Specific CAM Therapy Utilization: Massage

Nineteen publications provided information on the utilization of massage in persons with back pain. Of these, 12 were specific to the U.S.9, 11, 12, 15, 16, 18, 20, 22, 23, 30, 33, 44 Seven of these publications are based on three patient study cohorts from Oregon State medical and chiropractic practices,20, 22, 23 the practices of licensed CAM practitioners in Connecticut and Washington,15, 44 and North Carolina.9, 30 Eight publications provided utilization outcomes from eligible non-U.S. countries;51, 116119, 121, 130, 131 one publication117 was a companion to a previous study116 as it incorporated the findings of the initial survey and utilization from a resampling of new subjects 6 years later.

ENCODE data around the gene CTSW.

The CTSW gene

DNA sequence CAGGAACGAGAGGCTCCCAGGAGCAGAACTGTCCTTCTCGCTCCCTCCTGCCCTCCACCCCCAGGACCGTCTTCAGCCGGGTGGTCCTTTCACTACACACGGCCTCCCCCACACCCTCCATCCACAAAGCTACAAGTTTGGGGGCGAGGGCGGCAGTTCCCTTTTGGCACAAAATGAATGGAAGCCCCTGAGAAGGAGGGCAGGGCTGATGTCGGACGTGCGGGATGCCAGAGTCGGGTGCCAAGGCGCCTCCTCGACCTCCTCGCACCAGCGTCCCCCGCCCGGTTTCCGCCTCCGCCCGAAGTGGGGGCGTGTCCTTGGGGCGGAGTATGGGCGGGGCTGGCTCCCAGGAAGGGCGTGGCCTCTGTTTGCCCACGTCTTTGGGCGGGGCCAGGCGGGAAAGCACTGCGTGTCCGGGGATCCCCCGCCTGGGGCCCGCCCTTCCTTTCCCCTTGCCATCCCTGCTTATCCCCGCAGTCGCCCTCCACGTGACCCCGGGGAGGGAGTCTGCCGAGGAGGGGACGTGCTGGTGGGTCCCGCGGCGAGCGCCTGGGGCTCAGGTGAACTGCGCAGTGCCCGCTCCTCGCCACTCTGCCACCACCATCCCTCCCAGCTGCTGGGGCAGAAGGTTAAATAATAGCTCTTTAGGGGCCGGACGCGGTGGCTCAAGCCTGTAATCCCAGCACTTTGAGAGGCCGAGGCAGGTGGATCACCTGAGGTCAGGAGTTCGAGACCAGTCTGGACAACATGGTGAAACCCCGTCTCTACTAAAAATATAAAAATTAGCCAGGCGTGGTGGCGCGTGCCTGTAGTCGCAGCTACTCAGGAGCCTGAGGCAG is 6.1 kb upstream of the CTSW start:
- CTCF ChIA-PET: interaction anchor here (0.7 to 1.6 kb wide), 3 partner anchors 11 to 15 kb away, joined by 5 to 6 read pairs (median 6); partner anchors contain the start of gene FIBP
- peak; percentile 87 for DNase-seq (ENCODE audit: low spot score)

Massage Utilization Within the U.S

Three of the 12 eligible U.S. publications used cross-sectional study designs based on interviews.9, 12, 18 Two studies were based on retrospective health claims database review16 or chart review.33 Another study9 was designed as a single group prospective study but presented only baseline data for the subgroup of chronic pain patients and as such the results are cross-sectional. The remaining seven publications established CAM utilization using a single group prospective design based on telephone interviews,15, 30, 44 self-administered questionnaires,11 and health record audit with administrative billing records.20, 22, 23